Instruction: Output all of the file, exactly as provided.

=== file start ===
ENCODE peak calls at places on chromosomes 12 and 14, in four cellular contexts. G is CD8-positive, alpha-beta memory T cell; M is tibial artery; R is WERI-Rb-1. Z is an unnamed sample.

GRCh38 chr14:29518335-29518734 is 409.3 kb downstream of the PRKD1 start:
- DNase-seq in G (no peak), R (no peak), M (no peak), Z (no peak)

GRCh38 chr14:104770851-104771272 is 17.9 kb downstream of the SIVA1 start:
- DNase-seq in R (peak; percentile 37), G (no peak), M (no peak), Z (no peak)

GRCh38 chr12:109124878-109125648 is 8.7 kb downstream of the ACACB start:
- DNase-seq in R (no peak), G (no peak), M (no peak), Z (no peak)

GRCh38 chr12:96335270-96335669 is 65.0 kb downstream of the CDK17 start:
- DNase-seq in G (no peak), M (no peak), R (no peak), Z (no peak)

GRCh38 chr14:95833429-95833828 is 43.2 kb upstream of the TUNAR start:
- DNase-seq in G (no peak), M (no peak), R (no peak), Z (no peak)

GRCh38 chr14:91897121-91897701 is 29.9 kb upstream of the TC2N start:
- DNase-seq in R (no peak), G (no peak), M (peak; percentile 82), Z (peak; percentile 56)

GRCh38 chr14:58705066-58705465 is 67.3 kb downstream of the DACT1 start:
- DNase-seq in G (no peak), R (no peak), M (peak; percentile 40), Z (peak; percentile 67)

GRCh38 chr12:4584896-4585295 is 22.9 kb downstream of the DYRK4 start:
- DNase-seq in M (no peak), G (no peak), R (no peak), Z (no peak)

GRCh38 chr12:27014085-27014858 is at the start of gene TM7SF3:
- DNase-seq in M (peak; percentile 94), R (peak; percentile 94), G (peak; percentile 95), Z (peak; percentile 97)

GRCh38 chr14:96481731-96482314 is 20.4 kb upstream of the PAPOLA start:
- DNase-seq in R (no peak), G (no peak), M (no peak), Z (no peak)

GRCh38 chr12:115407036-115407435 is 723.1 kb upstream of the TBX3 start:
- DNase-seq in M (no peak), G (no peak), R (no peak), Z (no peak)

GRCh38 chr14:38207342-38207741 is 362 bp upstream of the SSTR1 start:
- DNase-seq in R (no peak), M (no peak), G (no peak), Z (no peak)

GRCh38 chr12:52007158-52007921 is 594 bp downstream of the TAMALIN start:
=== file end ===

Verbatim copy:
ENCODE peak calls at places on chromosomes 12 and 14, in four cellular contexts. G is CD8-positive, alpha-beta memory T cell; M is tibial artery; R is WERI-Rb-1. Z is an unnamed sample.

GRCh38 chr14:29518335-29518734 is 409.3 kb downstream of the PRKD1 start:
- DNase-seq in G (no peak), R (no peak), M (no peak), Z (no peak)

GRCh38 chr14:104770851-104771272 is 17.9 kb downstream of the SIVA1 start:
- DNase-seq in R (peak; percentile 37), G (no peak), M (no peak), Z (no peak)

GRCh38 chr12:109124878-109125648 is 8.7 kb downstream of the ACACB start:
- DNase-seq in R (no peak), G (no peak), M (no peak), Z (no peak)

GRCh38 chr12:96335270-96335669 is 65.0 kb downstream of the CDK17 start:
- DNase-seq in G (no peak), M (no peak), R (no peak), Z (no peak)

GRCh38 chr14:95833429-95833828 is 43.2 kb upstream of the TUNAR start:
- DNase-seq in G (no peak), M (no peak), R (no peak), Z (no peak)

GRCh38 chr14:91897121-91897701 is 29.9 kb upstream of the TC2N start:
- DNase-seq in R (no peak), G (no peak), M (peak; percentile 82), Z (peak; percentile 56)

GRCh38 chr14:58705066-58705465 is 67.3 kb downstream of the DACT1 start:
- DNase-seq in G (no peak), R (no peak), M (peak; percentile 40), Z (peak; percentile 67)

GRCh38 chr12:4584896-4585295 is 22.9 kb downstream of the DYRK4 start:
- DNase-seq in M (no peak), G (no peak), R (no peak), Z (no peak)

GRCh38 chr12:27014085-27014858 is at the start of gene TM7SF3:
- DNase-seq in M (peak; percentile 94), R (peak; percentile 94), G (peak; percentile 95), Z (peak; percentile 97)

GRCh38 chr14:96481731-96482314 is 20.4 kb upstream of the PAPOLA start:
- DNase-seq in R (no peak), G (no peak), M (no peak), Z (no peak)

GRCh38 chr12:115407036-115407435 is 723.1 kb upstream of the TBX3 start:
- DNase-seq in M (no peak), G (no peak), R (no peak), Z (no peak)

GRCh38 chr14:38207342-38207741 is 362 bp upstream of the SSTR1 start:
- DNase-seq in R (no peak), M (no peak), G (no peak), Z (no peak)

GRCh38 chr12:52007158-52007921 is 594 bp downstream of the TAMALIN start: